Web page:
Statistics on external development finance extended with the purpose of assisting developing countries in the implementation of the three Rio Conventions.
The OECD’s Development Assistance Committee (DAC) conducts periodic reviews of the individual development co-operation efforts of DAC members. This peer review of Ireland reviews its development policies and programmes. It assesses not just the performance of its development co-operation agency, but also policy and implementation. It takes an integrated, system-wide perspective on the development co-operation and humanitarian assistance activities of the member under review.
Ireland is one the best performing donors when it comes to directing its development aid to the world’s neediest countries, according to a new OECD report.
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Esta nota ayuda a los donantes a decidir si un determinado gasto cumple los criterios para ser Ayuda Oficial al Desarrollo (AOD) y, es complementaria a las Directivas de Información Estadística (Statistical Reporting Directives) del Comité de Ayuda al Desarrollo (CAD).
This booklet highlights key lessons learned on engaging with the public based on DAC members’ practices as documented in peer reviews, DevCom’s reports and publications and wider work from across the OECD. It includes examples from DAC members’ experiences and sketches out challenges they continue to face as they move toward more strategic, effective and innovative engagement with citizens and taxpayers on development co-operation.
Southeast Asia’s booming economy offers tremendous growth potential, but also large and interlinked economic, social and environmental challenges. The region’s current growth model is based in large part on natural resource exploitation, exacerbating these challenges. This report provides evidence that, with the right policies and institutions, Southeast Asia can pursue green growth and thus sustain the natural capital and environmental services, including a stable climate, on which prosperity depends.
Carried out in consultation with officials and researchers from across the region, Towards Green Growth in Southeast Asia provides a framework for regional leaders to design their own solutions to move their countries towards green growth. While recognising the pressures that Southeast Asian economies face to increase growth, fight poverty and enhance well-being, the report acknowledges the links between all these dimensions and underscores the window of opportunity that the region has now to sustain its wealth of natural resources, lock-in resource-efficient and resilient infrastructure, attract investment, and create employment in the increasingly dynamic and competitive sectors of green technology and renewable energy.
Some key policy recommendations are that these challenges can be met by scaling up existing attempts to strengthen governance and reform countries’ economic structure; mainstreaming green growth into national development plans and government processes; accounting for the essential ecosystem services provided by natural capital, ending open-access natural resource exploitation; and guiding the sustainable growth of cities to ensure well-being and prosperity.
Deepening economic integration via regional co-operation has emerged as a key priority in the reform strategies of most developing economies over the past decade. This is evidenced by the explosive growth in bilateral and regional trading agreements in which they now participate. Regional aid for trade can help developing countries spur regional economic integration, enhance competitiveness, and plug into regional production networks.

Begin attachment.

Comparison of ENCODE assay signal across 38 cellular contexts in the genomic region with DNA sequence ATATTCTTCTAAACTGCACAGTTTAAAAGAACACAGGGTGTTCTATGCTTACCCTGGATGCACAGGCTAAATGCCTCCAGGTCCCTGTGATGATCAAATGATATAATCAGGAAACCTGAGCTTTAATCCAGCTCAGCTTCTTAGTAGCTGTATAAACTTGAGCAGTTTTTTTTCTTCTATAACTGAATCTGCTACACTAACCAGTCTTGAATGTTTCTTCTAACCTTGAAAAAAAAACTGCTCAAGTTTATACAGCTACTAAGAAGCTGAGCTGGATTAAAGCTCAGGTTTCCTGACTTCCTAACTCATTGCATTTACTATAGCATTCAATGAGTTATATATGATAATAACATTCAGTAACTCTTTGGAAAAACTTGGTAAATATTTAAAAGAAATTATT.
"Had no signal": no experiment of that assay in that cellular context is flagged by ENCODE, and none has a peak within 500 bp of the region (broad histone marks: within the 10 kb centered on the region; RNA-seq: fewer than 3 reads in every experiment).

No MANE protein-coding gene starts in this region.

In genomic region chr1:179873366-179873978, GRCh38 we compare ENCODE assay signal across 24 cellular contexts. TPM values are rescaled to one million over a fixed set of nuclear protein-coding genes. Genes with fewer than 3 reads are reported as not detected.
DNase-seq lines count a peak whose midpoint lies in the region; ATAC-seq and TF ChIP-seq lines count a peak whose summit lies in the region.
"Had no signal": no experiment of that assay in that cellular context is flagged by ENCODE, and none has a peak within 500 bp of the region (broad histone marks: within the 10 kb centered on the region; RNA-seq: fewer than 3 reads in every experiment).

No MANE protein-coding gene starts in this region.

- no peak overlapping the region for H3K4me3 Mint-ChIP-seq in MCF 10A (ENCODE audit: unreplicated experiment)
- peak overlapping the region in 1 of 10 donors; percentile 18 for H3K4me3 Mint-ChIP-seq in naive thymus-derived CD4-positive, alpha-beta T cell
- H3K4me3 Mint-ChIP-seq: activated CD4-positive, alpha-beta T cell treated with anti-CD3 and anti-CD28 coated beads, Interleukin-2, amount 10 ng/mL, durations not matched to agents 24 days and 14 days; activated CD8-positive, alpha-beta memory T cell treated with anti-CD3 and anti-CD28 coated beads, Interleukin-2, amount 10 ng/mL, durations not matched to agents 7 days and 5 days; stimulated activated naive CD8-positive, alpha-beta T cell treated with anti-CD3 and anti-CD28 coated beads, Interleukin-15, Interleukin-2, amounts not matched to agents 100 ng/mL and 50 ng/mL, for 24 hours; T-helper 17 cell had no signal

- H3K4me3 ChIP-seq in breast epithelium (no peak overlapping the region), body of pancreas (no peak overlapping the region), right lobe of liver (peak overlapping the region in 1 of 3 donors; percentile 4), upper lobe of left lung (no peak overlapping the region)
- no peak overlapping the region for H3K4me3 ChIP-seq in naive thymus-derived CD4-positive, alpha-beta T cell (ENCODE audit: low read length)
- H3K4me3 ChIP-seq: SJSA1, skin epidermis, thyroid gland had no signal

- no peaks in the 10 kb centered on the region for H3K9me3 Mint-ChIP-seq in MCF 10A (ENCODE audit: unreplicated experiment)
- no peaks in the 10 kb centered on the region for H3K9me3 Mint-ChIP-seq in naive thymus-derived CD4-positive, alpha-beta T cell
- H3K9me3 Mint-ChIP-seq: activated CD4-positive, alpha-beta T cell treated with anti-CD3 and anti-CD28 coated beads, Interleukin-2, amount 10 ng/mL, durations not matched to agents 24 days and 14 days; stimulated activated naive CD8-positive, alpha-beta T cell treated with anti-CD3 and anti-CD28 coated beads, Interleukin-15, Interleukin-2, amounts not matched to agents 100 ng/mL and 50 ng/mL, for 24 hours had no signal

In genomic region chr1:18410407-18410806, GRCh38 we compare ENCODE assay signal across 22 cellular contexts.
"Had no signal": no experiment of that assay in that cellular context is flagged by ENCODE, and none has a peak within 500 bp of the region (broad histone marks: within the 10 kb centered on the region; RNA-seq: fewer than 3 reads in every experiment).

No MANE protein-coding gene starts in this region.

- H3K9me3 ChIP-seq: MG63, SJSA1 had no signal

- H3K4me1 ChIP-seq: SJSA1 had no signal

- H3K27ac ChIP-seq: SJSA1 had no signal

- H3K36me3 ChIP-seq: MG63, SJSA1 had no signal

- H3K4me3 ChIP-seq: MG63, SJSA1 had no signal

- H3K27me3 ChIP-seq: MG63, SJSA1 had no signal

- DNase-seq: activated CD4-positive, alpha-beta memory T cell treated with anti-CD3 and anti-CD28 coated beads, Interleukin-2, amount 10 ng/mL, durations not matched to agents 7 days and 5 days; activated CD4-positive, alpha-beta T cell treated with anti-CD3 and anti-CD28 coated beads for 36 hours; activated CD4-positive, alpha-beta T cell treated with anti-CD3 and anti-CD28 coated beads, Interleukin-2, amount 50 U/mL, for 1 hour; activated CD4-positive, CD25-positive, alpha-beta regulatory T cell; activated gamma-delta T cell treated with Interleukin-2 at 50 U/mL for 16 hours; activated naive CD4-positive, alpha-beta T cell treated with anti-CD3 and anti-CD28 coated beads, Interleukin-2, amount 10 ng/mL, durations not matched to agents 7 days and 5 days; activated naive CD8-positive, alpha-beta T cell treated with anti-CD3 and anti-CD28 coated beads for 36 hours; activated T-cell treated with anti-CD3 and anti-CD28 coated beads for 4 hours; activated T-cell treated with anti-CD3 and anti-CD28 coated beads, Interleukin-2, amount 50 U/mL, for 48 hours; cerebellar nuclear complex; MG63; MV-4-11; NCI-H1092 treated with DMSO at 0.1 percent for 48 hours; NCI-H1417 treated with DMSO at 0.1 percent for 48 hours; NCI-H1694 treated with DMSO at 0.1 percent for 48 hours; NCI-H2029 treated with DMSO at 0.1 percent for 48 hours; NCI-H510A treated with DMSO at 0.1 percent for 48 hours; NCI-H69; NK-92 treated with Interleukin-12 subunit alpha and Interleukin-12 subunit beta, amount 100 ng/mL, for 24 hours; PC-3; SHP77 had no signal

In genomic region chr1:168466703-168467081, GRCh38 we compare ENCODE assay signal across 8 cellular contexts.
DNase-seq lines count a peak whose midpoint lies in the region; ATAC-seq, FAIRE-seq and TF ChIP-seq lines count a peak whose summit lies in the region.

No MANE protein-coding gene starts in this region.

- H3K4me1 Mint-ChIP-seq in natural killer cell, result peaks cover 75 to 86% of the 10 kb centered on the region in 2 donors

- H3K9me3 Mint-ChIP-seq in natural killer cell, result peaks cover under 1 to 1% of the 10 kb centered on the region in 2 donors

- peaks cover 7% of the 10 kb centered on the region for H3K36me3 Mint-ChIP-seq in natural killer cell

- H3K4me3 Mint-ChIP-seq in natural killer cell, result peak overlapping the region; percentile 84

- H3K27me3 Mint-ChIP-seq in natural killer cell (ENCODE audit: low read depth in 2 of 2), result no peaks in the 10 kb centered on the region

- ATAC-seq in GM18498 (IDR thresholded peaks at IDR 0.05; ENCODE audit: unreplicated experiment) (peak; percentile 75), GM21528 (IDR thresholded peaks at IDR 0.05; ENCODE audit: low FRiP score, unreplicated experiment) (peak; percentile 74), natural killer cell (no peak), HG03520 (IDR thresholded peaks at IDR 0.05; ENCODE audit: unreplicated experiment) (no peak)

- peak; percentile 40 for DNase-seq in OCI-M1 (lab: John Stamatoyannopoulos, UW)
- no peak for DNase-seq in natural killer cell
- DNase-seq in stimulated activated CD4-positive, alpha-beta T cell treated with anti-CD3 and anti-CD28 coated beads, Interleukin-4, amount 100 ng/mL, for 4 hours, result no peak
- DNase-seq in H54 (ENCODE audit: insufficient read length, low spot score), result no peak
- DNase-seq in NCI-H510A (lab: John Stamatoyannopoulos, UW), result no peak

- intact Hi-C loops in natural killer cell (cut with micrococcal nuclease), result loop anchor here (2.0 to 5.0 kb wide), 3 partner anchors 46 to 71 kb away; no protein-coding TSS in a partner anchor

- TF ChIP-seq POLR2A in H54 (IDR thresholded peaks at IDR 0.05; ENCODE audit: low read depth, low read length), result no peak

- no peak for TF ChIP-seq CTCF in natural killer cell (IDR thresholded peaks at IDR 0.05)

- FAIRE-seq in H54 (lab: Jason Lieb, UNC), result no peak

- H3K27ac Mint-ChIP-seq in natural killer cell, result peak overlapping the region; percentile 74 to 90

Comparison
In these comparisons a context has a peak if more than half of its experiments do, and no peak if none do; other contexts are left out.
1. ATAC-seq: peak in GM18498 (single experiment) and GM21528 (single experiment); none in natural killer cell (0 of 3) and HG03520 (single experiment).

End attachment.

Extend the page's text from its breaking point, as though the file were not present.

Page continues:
Based on a rich set of experiences regarding regional aid for trade projects and programmes, the study finds that regional aid for trade offers great potential as a catalyst for growth, development and poverty reduction. The study recommends greater emphasis on regional aid for trade as a means of improving regional economic integration and development prospects. While regional aid for trade faces many practical implementation challenges, experience has shown that associated problems are not insurmountable but do require thorough planning, careful project formulation, and prioritization on the part of policy makers.
The Mutual Review of Development Effectiveness is an exercise in mutual accountability undertaken jointly by ECA and the OECD following a request of NEPAD Heads of State and Government in 2003. Its purpose is to assess what has been done by Africa and its development partners to deliver commitments in relation to development in Africa, what results have been achieved, and what the key future priorities are. It complements the self-assessments produced by each side to the partnership, and is in line with the shift in emphasis from aid effectiveness to development effectiveness, and the emphasis on mutual accountability at Busan. NEPAD Heads of State and Government and AU/ECA Finance Ministers have reaffirmed the value of this exercise.
The 2014 report follows the same structure as previous reports, divided into 4 main ‘clusters’ of issues covering: sustainable economic growth, investing in people, good governance and financing for development.
The OECD DAC measures and monitors development finance targeting the environment using the environment marker. Introduced in 1992, this predates the Rio markers. Reporting on ODA flows has been mandatory since 1998. Reporting on non-credit OOF flows was introduced in 2010 on a voluntary basis.
The idea of the DAC prize is to reward those who invest systematically and strategically into using innovation to solve development problems, by taking it to scale. The prize thus focuses on a policy challenge regarding the use of innovation, which is as yet largely unaddressed, while also being a reflection of the nature of the DAC as a policy body.